Dr. Sagun Tuli: A Career Overview

Recognized as one of the top practitioners in her field, neurosurgeon and spine surgeon Sagun Tuli, M.D. attended medical school at the University of Toronto, an institution of higher learning on the cutting edge of health research and education. Laying a solid foundation for her future career accomplishments, Dr. Tuli delved into her studies with drive and focus, an approach she brings to her current surgical and clinical responsibilities at the Center for Advanced Brain and Spine Surgery in Natick, Massachusetts. Following the completion of her doctoral coursework in 1993, Sagun Tuli moved on to fulfill her residency requirements at the University of Toronto, a seven-year undertaking that provided her with the experience and expertise necessary to reach the upper echelons of her profession.

Prior to becoming a Fellow of the Royal College of Surgeons of Canada in 2000, Sagun Tuli opted to expand her already comprehensive knowledge base by enrolling in a Master’s level epidemiology program at Harvard School of Public Health. She obtained her M.Sc. in Epidemiology in 1998. After a productive tenure as an Assistant Professor of Spine Surgery and Neurosurgery at the University of Toronto, a role she maintained in tandem with duties as an Affiliate Member of the Department of Clinical Epidemiology at Women’s College Hospital, Dr. Tuli accepted an offer to serve as an Instructor at Harvard Medical School. Settling down in Boston for the long-term in 2002, she was eventually named an Assistant Professor of Neurosurgery at Harvard and appointed as an Attending Physician at Brigham and Women’s Hospital, Faulkner Hospital, and the Dana Farber Cancer Institute.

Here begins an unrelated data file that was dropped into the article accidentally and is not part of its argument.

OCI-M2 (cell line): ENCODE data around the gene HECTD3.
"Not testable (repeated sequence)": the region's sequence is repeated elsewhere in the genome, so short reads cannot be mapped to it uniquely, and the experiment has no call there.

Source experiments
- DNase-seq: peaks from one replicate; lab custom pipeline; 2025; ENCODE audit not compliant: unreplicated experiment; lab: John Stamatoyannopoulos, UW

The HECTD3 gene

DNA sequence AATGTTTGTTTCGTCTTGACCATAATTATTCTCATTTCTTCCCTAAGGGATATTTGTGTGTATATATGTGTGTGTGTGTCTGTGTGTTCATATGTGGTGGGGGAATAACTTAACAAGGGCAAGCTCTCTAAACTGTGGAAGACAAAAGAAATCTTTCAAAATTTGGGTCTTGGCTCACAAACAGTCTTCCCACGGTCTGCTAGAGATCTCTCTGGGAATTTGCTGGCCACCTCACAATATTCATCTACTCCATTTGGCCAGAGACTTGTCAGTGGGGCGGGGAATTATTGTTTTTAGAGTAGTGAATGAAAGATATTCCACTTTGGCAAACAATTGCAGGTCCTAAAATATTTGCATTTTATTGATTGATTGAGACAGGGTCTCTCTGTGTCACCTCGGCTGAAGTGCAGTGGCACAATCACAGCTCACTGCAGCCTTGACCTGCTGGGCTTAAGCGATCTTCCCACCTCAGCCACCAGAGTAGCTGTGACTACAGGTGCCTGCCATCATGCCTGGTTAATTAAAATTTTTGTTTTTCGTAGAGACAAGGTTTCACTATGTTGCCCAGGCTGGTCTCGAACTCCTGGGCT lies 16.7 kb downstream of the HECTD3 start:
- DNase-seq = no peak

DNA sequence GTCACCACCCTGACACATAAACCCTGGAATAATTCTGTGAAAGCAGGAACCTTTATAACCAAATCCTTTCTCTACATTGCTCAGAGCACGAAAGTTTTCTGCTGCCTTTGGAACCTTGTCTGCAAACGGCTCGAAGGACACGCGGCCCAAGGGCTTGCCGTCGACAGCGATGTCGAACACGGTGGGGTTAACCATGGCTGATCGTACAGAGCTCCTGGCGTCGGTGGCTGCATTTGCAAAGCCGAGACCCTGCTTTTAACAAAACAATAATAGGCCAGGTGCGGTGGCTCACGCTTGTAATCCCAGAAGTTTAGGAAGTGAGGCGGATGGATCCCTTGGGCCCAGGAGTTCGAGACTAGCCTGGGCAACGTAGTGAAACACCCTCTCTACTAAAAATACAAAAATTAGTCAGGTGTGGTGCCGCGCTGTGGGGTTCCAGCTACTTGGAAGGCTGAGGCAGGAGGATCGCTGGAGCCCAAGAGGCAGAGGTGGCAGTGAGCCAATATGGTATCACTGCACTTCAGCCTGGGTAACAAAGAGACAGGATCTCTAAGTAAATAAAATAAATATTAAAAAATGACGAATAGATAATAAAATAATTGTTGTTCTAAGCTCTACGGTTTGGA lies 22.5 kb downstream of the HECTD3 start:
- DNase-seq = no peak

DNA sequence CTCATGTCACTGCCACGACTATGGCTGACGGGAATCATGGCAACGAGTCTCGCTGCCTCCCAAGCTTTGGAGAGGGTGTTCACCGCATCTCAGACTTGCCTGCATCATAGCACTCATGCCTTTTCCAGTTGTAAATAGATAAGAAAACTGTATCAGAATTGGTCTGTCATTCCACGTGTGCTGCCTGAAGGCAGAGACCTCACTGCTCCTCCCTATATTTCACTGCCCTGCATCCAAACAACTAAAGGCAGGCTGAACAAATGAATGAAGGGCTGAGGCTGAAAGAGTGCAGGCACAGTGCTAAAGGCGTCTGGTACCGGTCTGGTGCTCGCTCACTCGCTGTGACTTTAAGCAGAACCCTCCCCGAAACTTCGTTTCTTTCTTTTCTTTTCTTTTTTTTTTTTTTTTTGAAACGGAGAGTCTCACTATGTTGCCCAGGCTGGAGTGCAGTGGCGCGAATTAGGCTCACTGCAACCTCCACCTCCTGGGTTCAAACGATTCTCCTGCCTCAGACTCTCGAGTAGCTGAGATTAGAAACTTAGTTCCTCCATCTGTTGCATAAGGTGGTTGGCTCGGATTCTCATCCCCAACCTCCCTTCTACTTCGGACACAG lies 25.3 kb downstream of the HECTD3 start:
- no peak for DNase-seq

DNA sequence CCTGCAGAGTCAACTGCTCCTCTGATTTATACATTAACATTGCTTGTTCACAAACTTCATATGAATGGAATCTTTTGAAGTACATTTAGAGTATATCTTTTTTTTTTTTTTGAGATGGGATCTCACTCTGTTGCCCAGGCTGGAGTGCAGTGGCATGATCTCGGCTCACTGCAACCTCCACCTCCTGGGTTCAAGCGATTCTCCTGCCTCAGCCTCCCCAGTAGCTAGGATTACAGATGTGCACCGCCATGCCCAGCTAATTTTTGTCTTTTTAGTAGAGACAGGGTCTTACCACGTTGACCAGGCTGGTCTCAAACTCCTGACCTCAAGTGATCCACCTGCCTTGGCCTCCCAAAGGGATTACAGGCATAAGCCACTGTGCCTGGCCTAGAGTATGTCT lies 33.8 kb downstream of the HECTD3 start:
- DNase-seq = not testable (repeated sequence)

Firmly committed to remaining abreast of the most recent developments in her field of practice, Sagun Tuli holds membership with a number of professional societies including the American Association of Neurological Surgeons and the Congress of Neurological Surgeons. Her most recent research focuses on spinal cord metastasis and how the condition affects a patient’s overall quality of life.


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